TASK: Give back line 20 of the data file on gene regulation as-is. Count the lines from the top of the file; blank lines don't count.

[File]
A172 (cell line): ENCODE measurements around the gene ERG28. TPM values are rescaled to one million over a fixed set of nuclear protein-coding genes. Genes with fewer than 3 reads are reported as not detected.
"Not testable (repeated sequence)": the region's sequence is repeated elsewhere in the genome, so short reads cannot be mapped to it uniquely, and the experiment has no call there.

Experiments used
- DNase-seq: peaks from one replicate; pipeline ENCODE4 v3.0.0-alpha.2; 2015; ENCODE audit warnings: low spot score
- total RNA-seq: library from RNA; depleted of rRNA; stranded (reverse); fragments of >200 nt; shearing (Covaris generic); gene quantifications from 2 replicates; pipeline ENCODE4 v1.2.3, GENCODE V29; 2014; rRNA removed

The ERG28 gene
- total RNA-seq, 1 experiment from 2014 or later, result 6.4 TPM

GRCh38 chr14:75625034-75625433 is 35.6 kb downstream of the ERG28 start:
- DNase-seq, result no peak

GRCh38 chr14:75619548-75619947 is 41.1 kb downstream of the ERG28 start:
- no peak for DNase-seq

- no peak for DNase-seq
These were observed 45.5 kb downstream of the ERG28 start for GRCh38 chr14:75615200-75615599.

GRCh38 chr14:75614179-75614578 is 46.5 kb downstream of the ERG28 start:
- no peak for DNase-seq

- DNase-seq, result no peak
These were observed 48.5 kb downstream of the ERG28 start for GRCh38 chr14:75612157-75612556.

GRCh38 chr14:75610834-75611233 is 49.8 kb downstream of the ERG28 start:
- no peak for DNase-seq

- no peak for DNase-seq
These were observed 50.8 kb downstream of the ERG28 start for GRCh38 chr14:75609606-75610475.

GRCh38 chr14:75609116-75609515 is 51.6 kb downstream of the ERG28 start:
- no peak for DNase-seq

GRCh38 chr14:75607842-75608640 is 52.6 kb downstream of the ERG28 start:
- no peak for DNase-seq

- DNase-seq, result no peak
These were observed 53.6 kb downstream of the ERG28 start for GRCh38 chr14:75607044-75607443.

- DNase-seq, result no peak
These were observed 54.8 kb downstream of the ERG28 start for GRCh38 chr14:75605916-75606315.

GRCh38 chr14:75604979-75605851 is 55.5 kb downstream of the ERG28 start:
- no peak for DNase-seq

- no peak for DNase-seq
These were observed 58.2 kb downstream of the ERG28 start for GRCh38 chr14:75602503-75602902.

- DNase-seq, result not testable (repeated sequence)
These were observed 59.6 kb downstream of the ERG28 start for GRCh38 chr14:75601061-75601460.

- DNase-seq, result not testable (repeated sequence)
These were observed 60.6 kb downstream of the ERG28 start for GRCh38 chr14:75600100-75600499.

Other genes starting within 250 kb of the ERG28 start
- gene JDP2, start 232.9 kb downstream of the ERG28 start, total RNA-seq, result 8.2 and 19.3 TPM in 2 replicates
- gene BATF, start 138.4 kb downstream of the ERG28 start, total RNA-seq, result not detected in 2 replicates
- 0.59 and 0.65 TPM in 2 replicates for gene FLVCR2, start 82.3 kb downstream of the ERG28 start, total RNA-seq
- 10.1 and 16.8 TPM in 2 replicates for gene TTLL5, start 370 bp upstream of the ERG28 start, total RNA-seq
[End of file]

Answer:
- no peak for DNase-seq